If the Cello Concerto is considered the poor relation of the viola or violin concertos then the same can be said of the Second Symphony in relation to the First. Contemporary critics seemed startled and disappointed that Walton had not written a Symphony No.1 Mark II. The key again lies in the absence of certainty. Part of the undoubted greatness of the earlier work is the absolute directness of its musical thoughts and gestures. The progression through movement to movement to overwhelming conclusion is linear and brooks no compromise. By 1960 the world and indeed Walton was far less certain of anything. A successful performance embraces these dichotomies that occur sometimes within a page of music - welding together the contradictions that threaten to fragment the work. Again Gardner succeeds through maximising the contrasts. As previously mentioned, I have not heard the opening pages of the central Lento Assai played with such tender poise. There is a gentle, dream-like state to it that is both remarkable and deeply moving - for me the highlight of the entire disc - culminating in a glorious horn solo (track 11 5:45). The Chandos engineering is a marvel here - every strand of Walton's complex orchestration registering. Worth noting that this is one of Walton's most thickly scored works aside from the festive excesses of Belshazzar's Feast. The wind is now tripled, brass is standard, but a fourth percussionist is required as well as a piano alongside the celesta and second harp. Not that Walton over-scores, far from it - the tubular bell has just one note to play - and is nearly inaudible in every recording except that by Paul Daniels on Naxos 8.553402. One slight surprise; the movement reaches a powerful climax with a rising scale from the three trumpets - an echo perhaps of a similar effect in Elgar's Second Symphony's slow movement? - (track 11 7:18 - rehearsal figure 111) does not surge through the texture as it does for Previn - but then Previn does not follow the con moto marking that follows nearly as diligently as Gardner. Indeed it occurred to me, listening to this movement in particular, that there is an operatic emotionalism to it that seems to chime especially well with Gardner and his background in opera. He knows when to push impetuously on or linger lovingly around a phrase's end.
Contrast is again the name of the game in the Passacaglia/Finale - effectively a set of ten variations with a concluding fugato coda. Much was made at the time of its composition that the theme for the Passacaglia is made up of the 12 semitones of the chromatic scale implying that Walton was giving a nod towards serial composition. Yes he does 'obey' some of the concepts implicit in such works but Frank Howes in his study "The Music of William Walton" rightly compares the process more to the canto fermo that Britten used in his opera The Turn of the Screw which similarly has a tone row as its base.
Gardner's skill is again to fuse the strongly contrasting sections into a coherent whole. As recorded the BBC brass do not have the burnished weight of Previn's LSO which comes to bear when Walton hits ceremonial mode but it is all a matter of small degree - this is exceptionally accomplished playing. As mentioned, this Symphony has been lucky in the recording studio. The first recording was the legendary version on Sony/CBS from George Szell and The Cleveland Orchestra (review). Gardner seems to model many of his basic tempi quite closely on Szell - and why not - but the modern engineering shows a clean pair of heels to the now fifty year old CBS recording. However, I am not sure any newer recording has ever quite achieved the extraordinary virtuosity of the Clevelanders. Again, it is important to stress that such an approach reveals only one facet and Gardner is very good at exploring the warmth as well as virtuosity in this music. The one slight disappointment is that his basic tempo for the Fugato which occurs after the ten variations is steadier than I was expecting. This is a brute to play and just about all the recordings except Cleveland reveal a degree of orchestral stress in the execution of this tongue and finger-twister of a passage.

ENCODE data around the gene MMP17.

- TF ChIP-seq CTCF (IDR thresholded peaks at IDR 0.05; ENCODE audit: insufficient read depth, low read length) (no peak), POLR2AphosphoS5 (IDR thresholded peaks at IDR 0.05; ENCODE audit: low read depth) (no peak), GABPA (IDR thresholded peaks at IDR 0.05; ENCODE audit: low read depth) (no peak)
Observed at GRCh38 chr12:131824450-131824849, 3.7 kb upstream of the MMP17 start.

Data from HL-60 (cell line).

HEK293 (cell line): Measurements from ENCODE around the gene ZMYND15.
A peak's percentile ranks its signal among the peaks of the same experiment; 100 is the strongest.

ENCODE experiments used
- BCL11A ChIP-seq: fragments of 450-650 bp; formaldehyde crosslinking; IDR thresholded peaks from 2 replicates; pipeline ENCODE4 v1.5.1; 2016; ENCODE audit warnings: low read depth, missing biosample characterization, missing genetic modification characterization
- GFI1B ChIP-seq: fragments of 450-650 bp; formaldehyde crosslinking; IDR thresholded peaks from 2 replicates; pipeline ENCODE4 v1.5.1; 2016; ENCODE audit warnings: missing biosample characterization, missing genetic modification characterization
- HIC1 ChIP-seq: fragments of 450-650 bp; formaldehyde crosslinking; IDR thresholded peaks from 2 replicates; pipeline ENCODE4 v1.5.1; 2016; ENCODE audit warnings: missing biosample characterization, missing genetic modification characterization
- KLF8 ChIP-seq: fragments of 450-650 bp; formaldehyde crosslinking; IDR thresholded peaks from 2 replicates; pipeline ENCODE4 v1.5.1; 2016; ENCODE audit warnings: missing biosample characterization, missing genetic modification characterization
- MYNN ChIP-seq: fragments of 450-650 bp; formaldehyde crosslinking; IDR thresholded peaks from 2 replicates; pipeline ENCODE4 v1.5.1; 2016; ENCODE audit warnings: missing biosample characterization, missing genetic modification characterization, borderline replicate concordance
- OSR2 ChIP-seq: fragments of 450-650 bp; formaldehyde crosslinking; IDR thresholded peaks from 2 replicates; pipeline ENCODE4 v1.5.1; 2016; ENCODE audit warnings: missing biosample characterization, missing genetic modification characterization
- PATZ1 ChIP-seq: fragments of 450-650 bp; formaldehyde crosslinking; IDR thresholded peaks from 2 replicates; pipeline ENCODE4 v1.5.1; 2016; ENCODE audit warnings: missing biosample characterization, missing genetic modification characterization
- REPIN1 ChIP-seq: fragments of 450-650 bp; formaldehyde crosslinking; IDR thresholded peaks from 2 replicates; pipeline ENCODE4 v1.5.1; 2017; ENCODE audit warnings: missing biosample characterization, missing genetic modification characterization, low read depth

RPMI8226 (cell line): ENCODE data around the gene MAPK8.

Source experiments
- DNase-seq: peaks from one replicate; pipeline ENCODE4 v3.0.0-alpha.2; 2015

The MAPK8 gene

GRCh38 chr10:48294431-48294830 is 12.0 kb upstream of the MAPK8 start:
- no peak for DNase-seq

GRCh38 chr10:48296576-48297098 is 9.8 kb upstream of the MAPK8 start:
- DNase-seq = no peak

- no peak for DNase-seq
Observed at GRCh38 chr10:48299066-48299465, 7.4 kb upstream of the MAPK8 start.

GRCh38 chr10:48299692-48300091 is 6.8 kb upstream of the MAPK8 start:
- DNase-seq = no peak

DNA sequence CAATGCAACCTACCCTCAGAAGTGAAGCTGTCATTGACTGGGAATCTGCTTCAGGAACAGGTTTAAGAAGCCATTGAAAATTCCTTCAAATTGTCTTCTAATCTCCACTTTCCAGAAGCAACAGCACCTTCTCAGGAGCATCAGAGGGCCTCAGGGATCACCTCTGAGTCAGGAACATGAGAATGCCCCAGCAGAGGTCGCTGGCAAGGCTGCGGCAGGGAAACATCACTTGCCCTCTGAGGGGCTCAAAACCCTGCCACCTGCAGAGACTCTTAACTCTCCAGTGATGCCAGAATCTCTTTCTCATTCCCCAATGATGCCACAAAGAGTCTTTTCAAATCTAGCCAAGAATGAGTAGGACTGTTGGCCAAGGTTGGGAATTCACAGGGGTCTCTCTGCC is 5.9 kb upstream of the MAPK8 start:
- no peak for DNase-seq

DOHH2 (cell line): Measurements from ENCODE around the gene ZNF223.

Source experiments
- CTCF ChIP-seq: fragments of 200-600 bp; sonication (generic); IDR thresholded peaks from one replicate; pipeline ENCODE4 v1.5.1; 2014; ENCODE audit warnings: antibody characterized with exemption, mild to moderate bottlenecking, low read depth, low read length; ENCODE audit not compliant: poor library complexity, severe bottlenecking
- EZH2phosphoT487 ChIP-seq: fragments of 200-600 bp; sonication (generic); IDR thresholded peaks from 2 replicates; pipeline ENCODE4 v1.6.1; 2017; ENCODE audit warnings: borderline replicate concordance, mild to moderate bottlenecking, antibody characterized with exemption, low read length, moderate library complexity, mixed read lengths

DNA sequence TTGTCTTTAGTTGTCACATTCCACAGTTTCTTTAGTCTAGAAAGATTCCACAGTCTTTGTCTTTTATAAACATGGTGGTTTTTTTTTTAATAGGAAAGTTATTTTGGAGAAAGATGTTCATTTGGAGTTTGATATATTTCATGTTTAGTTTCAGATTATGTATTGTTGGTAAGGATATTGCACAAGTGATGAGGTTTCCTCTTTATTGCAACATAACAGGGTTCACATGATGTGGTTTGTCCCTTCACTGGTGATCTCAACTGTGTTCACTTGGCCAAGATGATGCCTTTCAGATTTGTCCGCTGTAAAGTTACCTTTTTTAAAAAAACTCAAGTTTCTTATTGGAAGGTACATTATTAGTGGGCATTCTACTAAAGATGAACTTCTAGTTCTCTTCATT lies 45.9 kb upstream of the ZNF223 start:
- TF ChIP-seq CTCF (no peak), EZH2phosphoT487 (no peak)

The Chandos liner was written by Anthony Burton and is in the standard tri-lingual format. Curiously Burton writes that the Symphony is "consciously or unconsciously" modelled on Roussel's Third Symphony. The grounds for this are a letter from Walton to his publisher around the time the Symphony was being formulated in which he requests being sent various scores including the Roussel. What Burton does not mention are the other scores which included Mahler's Das Lied von der Erde and Ninth Symphony and Prokofiev's Sixth and Seventh Symphonies - so why not them as a model instead? The Roussel is in four movements, contains no variation movement and is built from a single five note cell. The Walton is in three and has no single unifying motif. Michael Kennedy - the source of Burton's quotation does find a Rousselian link later; between the Walton Partita and the Roussel Suite in F (another requested score) which is far more legitimate. Howes makes no such link either although interestingly he finds one passage to have a similar "acidulated tonality" to Roussel's Second Symphony.
Given the relative shortness of the Symphony couplings can often be a decisive factor. Of the several versions I know I have to say that all have qualities and are now available in keenly-priced twofers or bargain sets. These would include Litton in Bournemouth on Decca, Previn with the LSO on Warner/EMI, Mackerras with the LSO on Warner/EMI (CD-EMX2151), Brabbins with the BBC Scottish SO on Hyperion and Szell in Cleveland on Sony/CBS and Thomson with the LPO also on Chandos. The only version I would avoid is Arwel Hughes on BIS SACD-1646.
All in all a very fine disc indeed which if the particular couplings appeal, or if state of the art sound is a deciding factor demands very serious if not all-conquering consideration. The Concerto and Symphony are major yet elusive works and they receive performances here which increase their stature and improve our knowledge of these impressive works.